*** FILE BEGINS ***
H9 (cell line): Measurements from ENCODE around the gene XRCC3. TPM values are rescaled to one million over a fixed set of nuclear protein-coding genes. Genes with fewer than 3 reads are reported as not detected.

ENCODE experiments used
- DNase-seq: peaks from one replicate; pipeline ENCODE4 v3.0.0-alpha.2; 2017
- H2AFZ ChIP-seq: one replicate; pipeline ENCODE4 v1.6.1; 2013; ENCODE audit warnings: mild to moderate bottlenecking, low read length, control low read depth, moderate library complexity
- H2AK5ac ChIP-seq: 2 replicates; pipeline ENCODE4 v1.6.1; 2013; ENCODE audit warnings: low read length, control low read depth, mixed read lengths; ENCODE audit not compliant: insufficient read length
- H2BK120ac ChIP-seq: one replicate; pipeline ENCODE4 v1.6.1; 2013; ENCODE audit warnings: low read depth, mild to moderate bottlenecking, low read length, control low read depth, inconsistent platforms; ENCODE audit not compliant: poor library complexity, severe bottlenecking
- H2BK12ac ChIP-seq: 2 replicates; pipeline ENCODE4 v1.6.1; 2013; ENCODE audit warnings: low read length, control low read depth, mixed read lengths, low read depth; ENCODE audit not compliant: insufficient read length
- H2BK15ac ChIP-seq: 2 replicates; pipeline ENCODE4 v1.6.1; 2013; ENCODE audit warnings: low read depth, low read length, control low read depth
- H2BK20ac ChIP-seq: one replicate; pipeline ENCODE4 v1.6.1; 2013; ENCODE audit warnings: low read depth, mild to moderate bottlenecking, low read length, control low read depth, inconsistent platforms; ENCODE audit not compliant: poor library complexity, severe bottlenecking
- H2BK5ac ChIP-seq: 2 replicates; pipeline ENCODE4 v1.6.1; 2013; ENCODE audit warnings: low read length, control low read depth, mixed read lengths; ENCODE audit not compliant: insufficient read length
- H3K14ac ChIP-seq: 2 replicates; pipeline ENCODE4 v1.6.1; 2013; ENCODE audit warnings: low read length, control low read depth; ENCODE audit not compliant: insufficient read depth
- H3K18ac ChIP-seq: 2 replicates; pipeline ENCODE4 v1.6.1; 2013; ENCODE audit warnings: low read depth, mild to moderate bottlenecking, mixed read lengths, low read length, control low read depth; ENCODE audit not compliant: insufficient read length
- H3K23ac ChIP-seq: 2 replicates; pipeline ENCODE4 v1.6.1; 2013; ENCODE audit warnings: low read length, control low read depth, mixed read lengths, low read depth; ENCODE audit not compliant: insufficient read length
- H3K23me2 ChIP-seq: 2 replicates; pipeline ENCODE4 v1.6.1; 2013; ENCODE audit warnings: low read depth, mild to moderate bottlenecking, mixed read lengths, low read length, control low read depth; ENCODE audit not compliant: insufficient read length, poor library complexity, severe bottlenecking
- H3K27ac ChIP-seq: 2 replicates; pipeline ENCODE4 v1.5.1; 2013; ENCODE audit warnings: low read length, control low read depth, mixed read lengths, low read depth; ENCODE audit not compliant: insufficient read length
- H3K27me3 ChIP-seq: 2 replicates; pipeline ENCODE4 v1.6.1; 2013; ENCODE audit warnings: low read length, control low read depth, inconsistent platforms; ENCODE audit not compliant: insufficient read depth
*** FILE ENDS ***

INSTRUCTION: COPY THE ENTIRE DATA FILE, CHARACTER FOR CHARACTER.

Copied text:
H9 (cell line): Measurements from ENCODE around the gene XRCC3. TPM values are rescaled to one million over a fixed set of nuclear protein-coding genes. Genes with fewer than 3 reads are reported as not detected.

ENCODE experiments used
- DNase-seq: peaks from one replicate; pipeline ENCODE4 v3.0.0-alpha.2; 2017
- H2AFZ ChIP-seq: one replicate; pipeline ENCODE4 v1.6.1; 2013; ENCODE audit warnings: mild to moderate bottlenecking, low read length, control low read depth, moderate library complexity
- H2AK5ac ChIP-seq: 2 replicates; pipeline ENCODE4 v1.6.1; 2013; ENCODE audit warnings: low read length, control low read depth, mixed read lengths; ENCODE audit not compliant: insufficient read length
- H2BK120ac ChIP-seq: one replicate; pipeline ENCODE4 v1.6.1; 2013; ENCODE audit warnings: low read depth, mild to moderate bottlenecking, low read length, control low read depth, inconsistent platforms; ENCODE audit not compliant: poor library complexity, severe bottlenecking
- H2BK12ac ChIP-seq: 2 replicates; pipeline ENCODE4 v1.6.1; 2013; ENCODE audit warnings: low read length, control low read depth, mixed read lengths, low read depth; ENCODE audit not compliant: insufficient read length
- H2BK15ac ChIP-seq: 2 replicates; pipeline ENCODE4 v1.6.1; 2013; ENCODE audit warnings: low read depth, low read length, control low read depth
- H2BK20ac ChIP-seq: one replicate; pipeline ENCODE4 v1.6.1; 2013; ENCODE audit warnings: low read depth, mild to moderate bottlenecking, low read length, control low read depth, inconsistent platforms; ENCODE audit not compliant: poor library complexity, severe bottlenecking
- H2BK5ac ChIP-seq: 2 replicates; pipeline ENCODE4 v1.6.1; 2013; ENCODE audit warnings: low read length, control low read depth, mixed read lengths; ENCODE audit not compliant: insufficient read length
- H3K14ac ChIP-seq: 2 replicates; pipeline ENCODE4 v1.6.1; 2013; ENCODE audit warnings: low read length, control low read depth; ENCODE audit not compliant: insufficient read depth
- H3K18ac ChIP-seq: 2 replicates; pipeline ENCODE4 v1.6.1; 2013; ENCODE audit warnings: low read depth, mild to moderate bottlenecking, mixed read lengths, low read length, control low read depth; ENCODE audit not compliant: insufficient read length
- H3K23ac ChIP-seq: 2 replicates; pipeline ENCODE4 v1.6.1; 2013; ENCODE audit warnings: low read length, control low read depth, mixed read lengths, low read depth; ENCODE audit not compliant: insufficient read length
- H3K23me2 ChIP-seq: 2 replicates; pipeline ENCODE4 v1.6.1; 2013; ENCODE audit warnings: low read depth, mild to moderate bottlenecking, mixed read lengths, low read length, control low read depth; ENCODE audit not compliant: insufficient read length, poor library complexity, severe bottlenecking
- H3K27ac ChIP-seq: 2 replicates; pipeline ENCODE4 v1.5.1; 2013; ENCODE audit warnings: low read length, control low read depth, mixed read lengths, low read depth; ENCODE audit not compliant: insufficient read length
- H3K27me3 ChIP-seq: 2 replicates; pipeline ENCODE4 v1.6.1; 2013; ENCODE audit warnings: low read length, control low read depth, inconsistent platforms; ENCODE audit not compliant: insufficient read depth